Thursday, July 14, 2016

Wandlitz, one of the many communist forbidden cities

One of the many things I was very crossed to discover as a kid growing up in a Communist country was how the members of the unique ruling party, supposedly representatives of the people - once a proletarian, always a proletarian - ended up as high-end elites, exactly or even worse, as the members of the bourgeous classes they fought against. As a student of history and political sciences, I noticed that such phenomena took place everywhere in the communist realm. The party elites ended up living in their special and highly secured areas, in rich villas, spent their vacations in special resorts and even went shopping from special stores - as the rest of the country was putting their children to bed hungry. The GDR elites did the same, they built their own residential area, in Wandlitz area, where I went to visit one year ago. 
Nowadays, you can go there by bus from Bernau, a relatively long ride, in the middle of a forest area. The green forest used to be a good protection and natural privacy for the residents of the 2 sq.km area of the then Waldsiedlung, in the middle of the wildlife research area. The 2 m high security wall, where the entrance was possible only by presenting the special passes was aimed not to protect the residents against wild animals, but to isolate them from the rest of the population. The four gates were protected by troops from representatives of the Felix Dzerzhinsky Regiment and 31 watch posts were active.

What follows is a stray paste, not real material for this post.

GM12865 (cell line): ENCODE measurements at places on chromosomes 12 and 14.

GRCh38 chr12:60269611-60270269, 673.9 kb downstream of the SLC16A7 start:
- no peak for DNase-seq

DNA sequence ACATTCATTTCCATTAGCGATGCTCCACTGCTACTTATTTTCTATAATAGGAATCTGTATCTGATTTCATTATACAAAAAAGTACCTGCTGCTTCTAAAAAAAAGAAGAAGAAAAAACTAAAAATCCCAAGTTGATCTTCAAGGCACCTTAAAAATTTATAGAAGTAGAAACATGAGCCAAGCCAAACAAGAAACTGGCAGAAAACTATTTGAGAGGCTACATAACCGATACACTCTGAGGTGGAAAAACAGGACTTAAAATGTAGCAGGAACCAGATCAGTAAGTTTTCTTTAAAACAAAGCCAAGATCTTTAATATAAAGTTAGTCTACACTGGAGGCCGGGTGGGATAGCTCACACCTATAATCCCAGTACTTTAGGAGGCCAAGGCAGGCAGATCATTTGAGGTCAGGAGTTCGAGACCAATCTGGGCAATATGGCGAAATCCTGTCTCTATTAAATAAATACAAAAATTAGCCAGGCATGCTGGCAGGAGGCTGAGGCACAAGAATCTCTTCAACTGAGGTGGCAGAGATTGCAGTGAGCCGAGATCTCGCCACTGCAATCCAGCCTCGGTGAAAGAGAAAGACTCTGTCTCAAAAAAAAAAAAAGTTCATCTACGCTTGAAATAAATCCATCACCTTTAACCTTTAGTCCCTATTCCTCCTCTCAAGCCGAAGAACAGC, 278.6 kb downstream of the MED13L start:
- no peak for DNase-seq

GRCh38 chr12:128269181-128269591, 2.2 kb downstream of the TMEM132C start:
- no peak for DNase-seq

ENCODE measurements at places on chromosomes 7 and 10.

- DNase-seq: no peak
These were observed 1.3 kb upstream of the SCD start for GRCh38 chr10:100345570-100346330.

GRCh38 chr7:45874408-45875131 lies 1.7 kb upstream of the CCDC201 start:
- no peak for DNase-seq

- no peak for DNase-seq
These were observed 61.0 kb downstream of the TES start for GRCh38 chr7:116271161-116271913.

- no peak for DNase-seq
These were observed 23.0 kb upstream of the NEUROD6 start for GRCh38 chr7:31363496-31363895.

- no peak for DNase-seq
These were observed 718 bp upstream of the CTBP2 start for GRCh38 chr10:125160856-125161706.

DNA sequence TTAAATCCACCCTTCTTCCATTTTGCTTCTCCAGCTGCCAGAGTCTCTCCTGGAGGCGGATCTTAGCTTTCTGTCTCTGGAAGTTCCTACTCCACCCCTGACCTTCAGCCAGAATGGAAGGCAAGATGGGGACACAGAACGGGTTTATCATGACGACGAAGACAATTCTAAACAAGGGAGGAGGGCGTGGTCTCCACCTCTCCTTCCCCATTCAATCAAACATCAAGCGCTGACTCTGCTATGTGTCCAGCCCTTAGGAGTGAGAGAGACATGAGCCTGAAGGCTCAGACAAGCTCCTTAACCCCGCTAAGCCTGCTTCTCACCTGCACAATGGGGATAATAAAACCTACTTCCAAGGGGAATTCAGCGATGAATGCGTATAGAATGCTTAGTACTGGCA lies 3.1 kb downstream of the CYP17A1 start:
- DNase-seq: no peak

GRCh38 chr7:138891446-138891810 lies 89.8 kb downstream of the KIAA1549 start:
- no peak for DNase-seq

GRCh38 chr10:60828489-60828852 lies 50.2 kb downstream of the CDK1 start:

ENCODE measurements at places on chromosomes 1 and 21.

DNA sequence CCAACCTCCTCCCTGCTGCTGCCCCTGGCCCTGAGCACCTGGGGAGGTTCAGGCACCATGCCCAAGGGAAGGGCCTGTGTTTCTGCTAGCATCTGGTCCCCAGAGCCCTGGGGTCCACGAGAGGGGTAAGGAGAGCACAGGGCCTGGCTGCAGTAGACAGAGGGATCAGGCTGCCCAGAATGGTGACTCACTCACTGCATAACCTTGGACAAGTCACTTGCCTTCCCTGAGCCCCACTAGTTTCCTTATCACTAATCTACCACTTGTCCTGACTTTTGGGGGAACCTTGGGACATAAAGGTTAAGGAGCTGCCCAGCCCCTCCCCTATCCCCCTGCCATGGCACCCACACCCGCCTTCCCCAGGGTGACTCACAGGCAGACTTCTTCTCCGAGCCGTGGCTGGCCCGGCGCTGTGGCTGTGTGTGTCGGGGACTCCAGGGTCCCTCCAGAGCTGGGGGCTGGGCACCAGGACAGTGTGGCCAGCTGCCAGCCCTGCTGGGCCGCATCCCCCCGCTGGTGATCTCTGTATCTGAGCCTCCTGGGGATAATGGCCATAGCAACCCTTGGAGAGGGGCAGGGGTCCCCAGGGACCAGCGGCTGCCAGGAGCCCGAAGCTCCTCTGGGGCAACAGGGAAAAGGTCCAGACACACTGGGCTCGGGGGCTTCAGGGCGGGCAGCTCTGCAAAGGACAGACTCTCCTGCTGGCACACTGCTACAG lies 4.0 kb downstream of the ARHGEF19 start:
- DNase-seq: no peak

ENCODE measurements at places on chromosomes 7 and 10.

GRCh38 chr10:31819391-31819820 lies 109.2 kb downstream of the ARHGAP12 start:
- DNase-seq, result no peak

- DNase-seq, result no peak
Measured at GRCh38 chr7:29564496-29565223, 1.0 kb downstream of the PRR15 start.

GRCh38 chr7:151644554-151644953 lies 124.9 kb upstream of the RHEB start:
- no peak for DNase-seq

Nowadays, the complex hosts an extended medical facility  - a modern clinic on Brandenburgallee 11 - with various restaurants and stage for open air activities during the warm season. And you can enter without problems through the nowadays open gates and walk around. The bus has special stop there.
The communist forbidden city was created in March 1960, after the elites decided that the previous Majakovskiring in Pankow was in fact too open and hence dangerous for the safety of the comrades. The 1956 Hungarian revolution gave them some ideas about what can happen when the people has enough of its self-appointed leaders. The decision to build here was taken shortly after and the works took place between 1958-1960. In Wandlitz were built 23 detached family houses, 180 sqm. each, plus a club house with cinema and restaurant, plus a shop where was possible to shop with Western currency. In the case of the rest of the population, owning Westrn currency might have been punishable with prison.
The comrades used to have special tastes, as in the case of the party leader Honecker who used to ask special gourmet meals prepared by carefully designated cooks.
In the 1980s, the place was also named Volvograd, after the residents decided to switch from the Soviet Chaicka cars and use the Swedish cars instead, more modern but also more safe. 
At the end of 1989, the new communist leader Hans Modrow asked the residents to leave the area and in November 1989, journalists were invited for the first time to see it. I went around for around one hour, but besides the beautiful nature and fresh air, nothing impressed me. I visited before similar forbidden areas in Eastern Europe and, as usual, was nothing special to notice about architecture or design. And I keep thinking that the idea of such arrangements is deeply repugnant.  

3 comments:

  1. wow. so interesting that you can now visit such a place! Great post!

    ReplyDelete